Governor reappoints Larson to Fisheries and Wildlife Board
Joseph S. Larson, professor emeritus of Environmental Conservation, has been reappointed by Gov. Charlie Baker to a five-year term as a member of the Massachusetts Fisheries and Wildlife Board. The board governs the policy, personnel and regulatory functions of the state Division of Fisheries and Wildlife. Read more
McDermott named a 2016-17 Lilly Fellow for Teaching Excellence
Jennifer McDermott, Psychological and Brain Sciences, is one of eight 2016-17 Lilly Fellows for Teaching Excellence from the Institute for Teaching Excellence and Faculty Development (TEFD). The Lilly Fellowship is a competitive award program, established in 1986, that enables promising junior faculty to cultivate teaching excellence in a special yearlong collaboration. Read more
Mullen '16 is recipient of a Biology Undergraduate Travel Award
Katelyn Mullen, senior Biology major, is the recipient of a Biology Undergraduate Travel Award. She will be presenting her research in a poster titled New single-copy nuclear loci for scale insect's systematics at the International Symposium of Scale Insect Studies in Catania, Sicily in June. Mullen works in the laboratory of Professor Ben Normark; he and Scott Schneider are coauthors on the abstract. Read more
CNS College Outstanding Awards 2016
The 2016 Outstanding Faculty and Staff Awardees Outstanding Advisor: John Gerber, Stockbridge School of Agriculture Outstanding Research: Todd Emrick, Polymer Science and Engineering Outstanding Service/Outreach: Simi Hoque, Environmental Conservation Outstanding Staff: Brigette McKenna, Chemistry & Deby Lee, Food Science Outstanding Teacher: Craig Albertson, Biology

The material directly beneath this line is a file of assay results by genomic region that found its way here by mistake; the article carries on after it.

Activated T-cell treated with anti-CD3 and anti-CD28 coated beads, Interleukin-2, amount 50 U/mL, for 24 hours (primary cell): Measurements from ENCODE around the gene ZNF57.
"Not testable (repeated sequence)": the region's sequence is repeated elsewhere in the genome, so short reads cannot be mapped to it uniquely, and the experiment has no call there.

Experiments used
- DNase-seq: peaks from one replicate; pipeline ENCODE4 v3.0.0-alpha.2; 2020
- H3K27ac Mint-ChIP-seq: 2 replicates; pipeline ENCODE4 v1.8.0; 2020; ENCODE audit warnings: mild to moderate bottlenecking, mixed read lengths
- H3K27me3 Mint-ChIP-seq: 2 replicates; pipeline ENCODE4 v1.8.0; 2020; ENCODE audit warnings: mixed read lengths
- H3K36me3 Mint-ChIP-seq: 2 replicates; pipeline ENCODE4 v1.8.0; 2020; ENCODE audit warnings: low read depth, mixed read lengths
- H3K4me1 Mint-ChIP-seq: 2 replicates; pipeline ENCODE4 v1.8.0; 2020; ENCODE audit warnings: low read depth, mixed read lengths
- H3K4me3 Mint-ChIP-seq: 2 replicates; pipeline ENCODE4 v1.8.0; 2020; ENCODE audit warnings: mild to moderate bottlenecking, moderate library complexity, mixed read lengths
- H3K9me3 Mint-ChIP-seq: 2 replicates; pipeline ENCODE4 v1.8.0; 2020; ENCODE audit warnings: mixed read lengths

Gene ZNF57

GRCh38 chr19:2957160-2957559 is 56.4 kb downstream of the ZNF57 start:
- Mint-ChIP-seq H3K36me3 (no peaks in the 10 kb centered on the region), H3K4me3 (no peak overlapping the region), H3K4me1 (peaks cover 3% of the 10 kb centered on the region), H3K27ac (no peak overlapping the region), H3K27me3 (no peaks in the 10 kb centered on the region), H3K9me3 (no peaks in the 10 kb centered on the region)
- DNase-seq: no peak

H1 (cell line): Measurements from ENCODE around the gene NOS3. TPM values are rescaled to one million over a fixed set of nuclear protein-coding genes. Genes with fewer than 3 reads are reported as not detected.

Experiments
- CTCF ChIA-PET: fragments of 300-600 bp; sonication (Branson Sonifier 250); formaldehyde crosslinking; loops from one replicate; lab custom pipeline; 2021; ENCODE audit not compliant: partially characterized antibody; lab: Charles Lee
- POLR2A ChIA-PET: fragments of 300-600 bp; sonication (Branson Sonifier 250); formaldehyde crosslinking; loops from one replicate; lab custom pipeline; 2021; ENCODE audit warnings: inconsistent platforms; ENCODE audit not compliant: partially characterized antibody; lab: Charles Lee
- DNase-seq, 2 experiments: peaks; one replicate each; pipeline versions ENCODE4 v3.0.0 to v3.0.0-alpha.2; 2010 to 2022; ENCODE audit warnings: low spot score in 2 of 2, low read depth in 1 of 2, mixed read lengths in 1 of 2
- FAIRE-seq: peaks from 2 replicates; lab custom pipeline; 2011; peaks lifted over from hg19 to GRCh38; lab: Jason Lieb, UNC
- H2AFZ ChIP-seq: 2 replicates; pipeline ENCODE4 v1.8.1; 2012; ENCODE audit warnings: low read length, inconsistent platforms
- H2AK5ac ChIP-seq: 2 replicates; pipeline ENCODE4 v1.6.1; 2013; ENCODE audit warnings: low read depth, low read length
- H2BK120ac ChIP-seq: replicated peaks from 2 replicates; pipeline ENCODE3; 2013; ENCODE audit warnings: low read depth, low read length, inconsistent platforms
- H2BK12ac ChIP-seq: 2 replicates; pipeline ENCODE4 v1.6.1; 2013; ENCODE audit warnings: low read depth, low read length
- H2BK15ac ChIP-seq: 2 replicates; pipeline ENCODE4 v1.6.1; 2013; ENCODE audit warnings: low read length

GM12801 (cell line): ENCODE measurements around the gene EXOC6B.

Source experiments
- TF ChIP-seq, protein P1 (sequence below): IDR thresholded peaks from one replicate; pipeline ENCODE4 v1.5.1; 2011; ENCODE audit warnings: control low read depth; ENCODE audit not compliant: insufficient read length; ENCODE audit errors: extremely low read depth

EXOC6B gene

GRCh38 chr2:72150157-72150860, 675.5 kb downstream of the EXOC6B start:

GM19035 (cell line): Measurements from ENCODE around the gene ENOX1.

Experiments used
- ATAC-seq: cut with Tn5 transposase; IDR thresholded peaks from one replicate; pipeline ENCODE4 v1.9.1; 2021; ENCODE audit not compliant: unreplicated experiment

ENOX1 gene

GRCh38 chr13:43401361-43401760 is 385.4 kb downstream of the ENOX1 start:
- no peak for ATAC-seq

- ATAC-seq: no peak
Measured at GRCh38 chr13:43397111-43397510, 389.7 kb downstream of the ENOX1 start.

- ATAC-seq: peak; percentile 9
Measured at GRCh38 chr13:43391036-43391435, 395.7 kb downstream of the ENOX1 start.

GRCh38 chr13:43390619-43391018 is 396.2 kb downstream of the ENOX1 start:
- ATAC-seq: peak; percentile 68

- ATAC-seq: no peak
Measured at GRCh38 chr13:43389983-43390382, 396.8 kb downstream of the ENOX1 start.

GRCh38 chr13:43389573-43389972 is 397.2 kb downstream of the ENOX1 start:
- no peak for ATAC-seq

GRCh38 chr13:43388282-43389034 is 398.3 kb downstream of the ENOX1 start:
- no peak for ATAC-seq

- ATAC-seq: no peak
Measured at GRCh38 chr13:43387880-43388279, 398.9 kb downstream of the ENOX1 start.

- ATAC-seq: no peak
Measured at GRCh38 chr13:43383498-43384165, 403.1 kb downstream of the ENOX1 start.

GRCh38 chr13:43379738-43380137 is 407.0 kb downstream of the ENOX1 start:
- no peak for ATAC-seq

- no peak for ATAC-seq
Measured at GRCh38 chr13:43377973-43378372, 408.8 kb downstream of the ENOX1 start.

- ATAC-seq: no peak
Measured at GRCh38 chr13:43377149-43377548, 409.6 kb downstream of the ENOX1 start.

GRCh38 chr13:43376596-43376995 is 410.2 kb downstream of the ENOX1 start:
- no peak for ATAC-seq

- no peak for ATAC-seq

The CNS Faculty and Staff Awards Ceremony took place on April 6.
Autio, Clements discuss impact on recent cold weather on local fruit harvests
Two news story examine the impact of recent cold temperatures on fruit crops in Massachusetts. Wesley R. Autio, director of the Stockbridge School of Agriculture, says frigid temperatures in early April could damage the apple harvest and he expects to see a significant decrease in the peach crop. Jon Clements, UMass Extension, also says the cold has damaged fruit tree buds but it’s not clear how much impact this will have on the harvest. Telegram and Gazette, NEPR
iCons undergrads contribute to urgent worldwide efforts to track and slow the spread of the Zika virus
Undergraduates in the Integrated Concentration in Science (iCons) program have developed new quantitative epidemiological models to predict some consequences of increasing Zika infections, such as microcephaly births, and the potential economic cost to society in several South American nations, particularly Brazil. Read more, CBS3 News
Women in Science going strong in CNS
Faculty, undergraduate and graduate students, administrators, and staff in the College of Natural Sciences recently joined together for the CNS Women in Science Initiative annual lecture to hear about the college’s successful programs for promoting gender equity for women scientists. Dean Steve Goodwin underscored the importance of supporting the professional lives of women faculty and students in the college. Sally Powers, Associate Dean for Faculty and Research, highlighted the many activities launched over the past five years. Nilanjana Dasgupta, Director of Faculty Equity and Inclusion, shared the results from the faculty survey assessing department culture and its impact on faculty satisfaction. A three-person panel gave highlights of departmental activities: Lily Jeznach, PhD Candidate, Civil Engineering, described the vibrant UMass’s Graduate Women in STEM organization; Farshid Hajir, Head, Mathematics and Statistics, talked about strategies for recruiting and retaining women scientists; and Barbara Osborne, Veterinarian and Animal Sciences, discussed the benefits of her experience participating in a professional peer-mentoring group.